Éva Tardos, the Jacob Gould Schurman Professor of Computer Science and Associate Dean for Diversity and Inclusion in Computing and Information Science (CIS), has been elected to the American Philosophical Society, the oldest learned society in the United States. She is also an elected member of the National Academy of Sciences, the National Academy of Engineering, and the American Academy of Arts and Sciences, and is the recipient of Packard, Sloan Foundation, and Guggenheim fellowships. Tardos has received numerous awards, including most recently, the Institute of Electrical and Electronics Engineers’ John von Neumann Medal (2019), the European Association for Theoretical Computer Science Award (2017), and the Goedel Prize (2012); she received the Fulkerson Prize in 1988.
As reported by Melanie Lefkowitz in the Cornell Chronicle:
Tardos, whose research focuses on algorithms and algorithmic game theory, is best-known for her work on network flow algorithms, approximation algorithms and quantifying the efficiency of selfish routing.
She is the author of the book “Algorithmic Game Theory,” and, with Jon Kleinberg, the Tisch University Professor of Computer Science and interim dean of Computing and Information Science, “Algorithm Design.”
She received her bachelor’s and doctoral degrees from Eötvös University in Budapest, Hungary, and joined the Cornell faculty in 1989. She served as chair of computer science from 2006-10, and takes an active role in fostering diversity in computer science at Cornell and nationwide.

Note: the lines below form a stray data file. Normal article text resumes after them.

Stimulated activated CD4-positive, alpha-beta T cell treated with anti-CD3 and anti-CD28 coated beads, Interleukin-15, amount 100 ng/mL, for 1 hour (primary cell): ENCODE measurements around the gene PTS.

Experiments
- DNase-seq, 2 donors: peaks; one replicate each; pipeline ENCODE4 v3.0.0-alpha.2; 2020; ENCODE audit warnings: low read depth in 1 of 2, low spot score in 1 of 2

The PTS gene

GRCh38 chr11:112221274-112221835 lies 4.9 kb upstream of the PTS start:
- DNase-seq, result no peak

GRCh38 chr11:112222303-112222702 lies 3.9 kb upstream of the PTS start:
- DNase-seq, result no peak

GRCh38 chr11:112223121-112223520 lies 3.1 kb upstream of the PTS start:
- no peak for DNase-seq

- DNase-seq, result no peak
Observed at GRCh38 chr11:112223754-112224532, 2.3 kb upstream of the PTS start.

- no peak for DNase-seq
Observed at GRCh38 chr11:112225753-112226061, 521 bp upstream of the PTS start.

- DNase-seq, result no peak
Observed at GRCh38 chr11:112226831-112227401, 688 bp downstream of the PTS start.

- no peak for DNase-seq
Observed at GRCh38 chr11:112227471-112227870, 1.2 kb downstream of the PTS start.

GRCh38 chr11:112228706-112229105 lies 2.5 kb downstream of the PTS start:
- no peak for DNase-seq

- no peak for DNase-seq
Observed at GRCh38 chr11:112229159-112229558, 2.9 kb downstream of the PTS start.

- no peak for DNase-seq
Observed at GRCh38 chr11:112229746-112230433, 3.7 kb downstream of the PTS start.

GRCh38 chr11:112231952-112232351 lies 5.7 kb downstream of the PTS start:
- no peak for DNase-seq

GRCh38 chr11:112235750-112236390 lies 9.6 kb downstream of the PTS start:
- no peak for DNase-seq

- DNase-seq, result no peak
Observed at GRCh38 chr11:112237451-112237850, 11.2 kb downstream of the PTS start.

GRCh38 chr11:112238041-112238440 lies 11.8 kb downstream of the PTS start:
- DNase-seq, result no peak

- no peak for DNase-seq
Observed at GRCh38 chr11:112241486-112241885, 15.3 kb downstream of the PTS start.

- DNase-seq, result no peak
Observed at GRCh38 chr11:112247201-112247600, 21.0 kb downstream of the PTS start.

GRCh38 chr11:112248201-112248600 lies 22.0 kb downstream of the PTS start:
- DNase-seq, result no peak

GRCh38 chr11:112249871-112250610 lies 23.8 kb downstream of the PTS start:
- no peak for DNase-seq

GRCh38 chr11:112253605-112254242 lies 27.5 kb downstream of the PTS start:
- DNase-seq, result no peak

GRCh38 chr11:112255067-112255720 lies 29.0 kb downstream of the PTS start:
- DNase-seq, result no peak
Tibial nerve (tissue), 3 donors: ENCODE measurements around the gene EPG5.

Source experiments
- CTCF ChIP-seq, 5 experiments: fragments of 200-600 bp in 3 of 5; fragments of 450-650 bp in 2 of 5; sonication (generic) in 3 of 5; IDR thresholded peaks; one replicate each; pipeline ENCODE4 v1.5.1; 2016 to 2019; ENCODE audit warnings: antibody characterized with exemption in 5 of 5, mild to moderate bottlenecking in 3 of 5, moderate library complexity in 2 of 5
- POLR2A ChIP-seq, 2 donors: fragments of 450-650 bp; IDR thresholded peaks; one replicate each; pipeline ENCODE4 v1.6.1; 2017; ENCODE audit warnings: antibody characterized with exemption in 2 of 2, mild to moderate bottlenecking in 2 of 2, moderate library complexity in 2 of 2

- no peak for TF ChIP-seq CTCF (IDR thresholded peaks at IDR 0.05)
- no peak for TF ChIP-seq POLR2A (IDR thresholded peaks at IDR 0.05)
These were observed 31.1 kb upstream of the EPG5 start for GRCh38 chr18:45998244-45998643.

Some history of the American Philosophical Society:
The American Philosophical Society, the oldest learned society in the United States, was founded in 1743 by Benjamin Franklin for the purpose of “promoting useful knowledge.” The Society sustains its mission in four principal ways. It honors and engages distinguished scientists, humanists, social scientists, and leaders in civic and cultural affairs through elected membership and opportunities for interdisciplinary, intellectual fellowship, particularly in the semi-annual Meetings in Philadelphia. It supports research and discovery through grants and fellowships, lectures, publications, prizes, exhibitions, and public education. It serves scholars through a research library of some 13 million manuscripts and other collections internationally recognized for their enduring scholarly value. The American Philosophical Society’s current activities reflect the founder’s spirit of inquiry, provide a forum for the free exchange of ideas, and convey the conviction of its members that intellectual inquiry and critical thought are inherently in the public interest.
Early members included George Washington, John Adams, Thomas Jefferson, James Madison, Alexander Hamilton, and John Marshall. In the nineteenth century, John James Audubon, Robert Fulton, Charles Darwin, Thomas Edison, and Louis Pasteur were among those elected.
In related CS news, read about Tardos' IEEE John von Neumann Medal.